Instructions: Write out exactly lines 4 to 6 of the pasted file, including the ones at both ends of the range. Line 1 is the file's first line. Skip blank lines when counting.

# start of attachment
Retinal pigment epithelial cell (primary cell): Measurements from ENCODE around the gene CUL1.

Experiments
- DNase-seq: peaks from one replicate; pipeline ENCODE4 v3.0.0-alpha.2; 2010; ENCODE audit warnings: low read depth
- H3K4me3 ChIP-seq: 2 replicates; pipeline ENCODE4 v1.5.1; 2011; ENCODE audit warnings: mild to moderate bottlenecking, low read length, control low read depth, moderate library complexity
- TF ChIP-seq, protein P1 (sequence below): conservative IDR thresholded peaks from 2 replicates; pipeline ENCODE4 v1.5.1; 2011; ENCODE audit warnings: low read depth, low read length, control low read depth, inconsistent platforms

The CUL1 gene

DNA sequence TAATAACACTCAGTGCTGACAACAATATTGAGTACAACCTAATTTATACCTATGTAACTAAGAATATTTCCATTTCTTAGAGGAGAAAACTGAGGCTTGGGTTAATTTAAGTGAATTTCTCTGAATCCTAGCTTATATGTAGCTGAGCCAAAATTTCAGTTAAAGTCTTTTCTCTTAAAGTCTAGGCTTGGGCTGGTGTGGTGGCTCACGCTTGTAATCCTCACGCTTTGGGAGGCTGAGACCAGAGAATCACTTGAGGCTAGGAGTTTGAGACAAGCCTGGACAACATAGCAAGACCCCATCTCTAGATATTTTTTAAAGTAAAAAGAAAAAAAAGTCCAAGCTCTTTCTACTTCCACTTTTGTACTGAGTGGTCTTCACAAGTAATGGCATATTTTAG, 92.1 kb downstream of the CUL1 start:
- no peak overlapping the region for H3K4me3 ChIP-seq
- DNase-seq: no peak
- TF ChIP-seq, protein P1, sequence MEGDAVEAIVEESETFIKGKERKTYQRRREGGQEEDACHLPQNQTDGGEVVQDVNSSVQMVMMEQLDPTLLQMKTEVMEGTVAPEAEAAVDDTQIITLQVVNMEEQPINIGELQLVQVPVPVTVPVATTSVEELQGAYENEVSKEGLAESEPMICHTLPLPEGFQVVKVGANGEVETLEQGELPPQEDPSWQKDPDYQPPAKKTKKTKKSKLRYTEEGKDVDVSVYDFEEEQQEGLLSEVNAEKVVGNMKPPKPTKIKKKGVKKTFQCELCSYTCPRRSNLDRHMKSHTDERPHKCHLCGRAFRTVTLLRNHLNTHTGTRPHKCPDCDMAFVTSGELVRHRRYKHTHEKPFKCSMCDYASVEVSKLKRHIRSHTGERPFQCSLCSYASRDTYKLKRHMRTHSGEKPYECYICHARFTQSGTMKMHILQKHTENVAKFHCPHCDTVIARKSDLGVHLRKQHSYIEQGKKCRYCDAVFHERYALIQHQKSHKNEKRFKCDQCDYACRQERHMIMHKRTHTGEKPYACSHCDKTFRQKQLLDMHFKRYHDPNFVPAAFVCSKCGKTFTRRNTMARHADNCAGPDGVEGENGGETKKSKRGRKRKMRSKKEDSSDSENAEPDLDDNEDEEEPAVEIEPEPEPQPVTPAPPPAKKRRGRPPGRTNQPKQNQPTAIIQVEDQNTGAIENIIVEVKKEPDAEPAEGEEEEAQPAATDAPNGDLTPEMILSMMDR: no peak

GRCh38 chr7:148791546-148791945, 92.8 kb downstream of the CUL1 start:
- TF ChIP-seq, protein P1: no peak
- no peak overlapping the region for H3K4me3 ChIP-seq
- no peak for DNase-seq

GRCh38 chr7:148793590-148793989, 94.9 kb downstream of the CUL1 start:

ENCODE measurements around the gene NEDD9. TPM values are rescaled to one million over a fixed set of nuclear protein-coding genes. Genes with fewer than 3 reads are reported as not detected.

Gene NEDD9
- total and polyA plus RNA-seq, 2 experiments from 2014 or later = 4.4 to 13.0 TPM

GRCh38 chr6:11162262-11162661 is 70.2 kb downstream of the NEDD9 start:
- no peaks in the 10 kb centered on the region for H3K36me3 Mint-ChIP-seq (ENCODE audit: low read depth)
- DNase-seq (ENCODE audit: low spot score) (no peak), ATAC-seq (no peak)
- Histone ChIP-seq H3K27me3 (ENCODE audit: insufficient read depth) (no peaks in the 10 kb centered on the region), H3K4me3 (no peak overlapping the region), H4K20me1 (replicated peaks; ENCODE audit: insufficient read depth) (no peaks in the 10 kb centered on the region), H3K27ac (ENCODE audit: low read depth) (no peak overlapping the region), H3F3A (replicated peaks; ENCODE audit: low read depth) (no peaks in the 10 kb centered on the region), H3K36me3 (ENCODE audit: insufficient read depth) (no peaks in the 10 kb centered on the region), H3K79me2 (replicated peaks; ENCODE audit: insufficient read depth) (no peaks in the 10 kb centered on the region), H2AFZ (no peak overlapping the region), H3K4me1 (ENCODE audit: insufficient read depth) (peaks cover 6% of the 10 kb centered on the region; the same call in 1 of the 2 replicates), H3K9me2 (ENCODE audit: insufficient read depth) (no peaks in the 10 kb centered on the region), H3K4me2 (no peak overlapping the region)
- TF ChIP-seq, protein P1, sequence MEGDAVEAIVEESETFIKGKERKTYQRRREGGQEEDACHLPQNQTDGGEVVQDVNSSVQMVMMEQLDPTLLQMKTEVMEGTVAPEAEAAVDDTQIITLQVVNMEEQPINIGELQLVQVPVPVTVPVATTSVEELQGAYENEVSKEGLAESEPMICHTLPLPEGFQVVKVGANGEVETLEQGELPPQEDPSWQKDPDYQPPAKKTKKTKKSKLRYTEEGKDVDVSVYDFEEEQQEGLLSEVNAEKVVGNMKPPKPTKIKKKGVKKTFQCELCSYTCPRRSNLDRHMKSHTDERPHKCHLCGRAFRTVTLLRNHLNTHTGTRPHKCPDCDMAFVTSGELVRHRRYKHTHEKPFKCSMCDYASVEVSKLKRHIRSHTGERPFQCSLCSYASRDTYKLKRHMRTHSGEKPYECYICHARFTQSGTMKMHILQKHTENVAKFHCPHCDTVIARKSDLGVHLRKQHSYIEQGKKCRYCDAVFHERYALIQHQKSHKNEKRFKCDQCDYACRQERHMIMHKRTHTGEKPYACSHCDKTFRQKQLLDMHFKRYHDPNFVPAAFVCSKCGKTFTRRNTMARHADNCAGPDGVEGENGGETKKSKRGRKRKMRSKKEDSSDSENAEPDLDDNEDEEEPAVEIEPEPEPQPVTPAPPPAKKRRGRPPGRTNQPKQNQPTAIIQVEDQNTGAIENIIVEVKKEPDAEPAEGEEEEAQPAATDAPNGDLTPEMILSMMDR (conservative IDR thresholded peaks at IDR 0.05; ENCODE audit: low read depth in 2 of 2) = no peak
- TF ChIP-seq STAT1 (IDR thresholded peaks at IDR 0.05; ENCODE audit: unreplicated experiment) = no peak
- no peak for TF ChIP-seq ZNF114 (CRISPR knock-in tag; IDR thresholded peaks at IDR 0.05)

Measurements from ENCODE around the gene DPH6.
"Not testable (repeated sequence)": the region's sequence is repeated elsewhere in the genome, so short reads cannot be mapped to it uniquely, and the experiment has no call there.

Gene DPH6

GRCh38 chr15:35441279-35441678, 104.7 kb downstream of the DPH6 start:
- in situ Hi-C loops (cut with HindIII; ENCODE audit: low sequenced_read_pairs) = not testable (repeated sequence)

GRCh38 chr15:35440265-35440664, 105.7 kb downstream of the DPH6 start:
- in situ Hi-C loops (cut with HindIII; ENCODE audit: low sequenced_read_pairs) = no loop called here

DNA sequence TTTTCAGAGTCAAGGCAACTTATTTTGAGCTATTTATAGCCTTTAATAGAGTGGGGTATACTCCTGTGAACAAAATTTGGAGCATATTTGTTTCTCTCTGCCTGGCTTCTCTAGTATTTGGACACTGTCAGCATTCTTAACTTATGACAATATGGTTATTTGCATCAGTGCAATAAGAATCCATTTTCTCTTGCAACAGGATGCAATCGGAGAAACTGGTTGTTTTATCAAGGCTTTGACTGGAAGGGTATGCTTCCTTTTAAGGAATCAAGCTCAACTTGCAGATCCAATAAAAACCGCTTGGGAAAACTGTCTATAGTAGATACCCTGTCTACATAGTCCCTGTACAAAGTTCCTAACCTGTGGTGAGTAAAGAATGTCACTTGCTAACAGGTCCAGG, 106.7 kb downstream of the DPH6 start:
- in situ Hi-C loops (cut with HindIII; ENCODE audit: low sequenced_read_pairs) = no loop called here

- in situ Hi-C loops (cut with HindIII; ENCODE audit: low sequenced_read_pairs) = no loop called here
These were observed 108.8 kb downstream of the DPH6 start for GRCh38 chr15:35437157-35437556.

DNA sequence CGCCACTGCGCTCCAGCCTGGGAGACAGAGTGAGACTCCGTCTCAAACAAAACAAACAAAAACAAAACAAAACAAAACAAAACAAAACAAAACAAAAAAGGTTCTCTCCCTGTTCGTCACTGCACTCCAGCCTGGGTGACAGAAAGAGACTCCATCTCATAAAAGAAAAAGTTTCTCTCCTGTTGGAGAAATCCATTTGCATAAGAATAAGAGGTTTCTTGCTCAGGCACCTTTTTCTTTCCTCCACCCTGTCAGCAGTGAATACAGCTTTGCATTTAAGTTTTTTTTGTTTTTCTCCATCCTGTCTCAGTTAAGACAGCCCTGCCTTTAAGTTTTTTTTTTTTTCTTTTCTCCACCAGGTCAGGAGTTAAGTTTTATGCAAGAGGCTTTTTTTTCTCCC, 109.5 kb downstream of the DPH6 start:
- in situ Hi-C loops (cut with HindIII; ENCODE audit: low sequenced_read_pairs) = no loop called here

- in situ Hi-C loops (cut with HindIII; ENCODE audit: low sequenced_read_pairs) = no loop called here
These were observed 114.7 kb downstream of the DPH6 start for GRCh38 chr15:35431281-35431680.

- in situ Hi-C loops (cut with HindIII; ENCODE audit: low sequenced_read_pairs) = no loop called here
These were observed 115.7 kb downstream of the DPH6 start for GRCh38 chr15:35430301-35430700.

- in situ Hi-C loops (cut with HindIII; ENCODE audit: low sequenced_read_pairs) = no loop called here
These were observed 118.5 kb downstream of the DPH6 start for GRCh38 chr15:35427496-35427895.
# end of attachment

- H3K4me3 ChIP-seq: 2 replicates; pipeline ENCODE4 v1.5.1; 2011; ENCODE audit warnings: mild to moderate bottlenecking, low read length, control low read depth, moderate library complexity
- TF ChIP-seq, protein P1 (sequence below): conservative IDR thresholded peaks from 2 replicates; pipeline ENCODE4 v1.5.1; 2011; ENCODE audit warnings: low read depth, low read length, control low read depth, inconsistent platforms

The CUL1 gene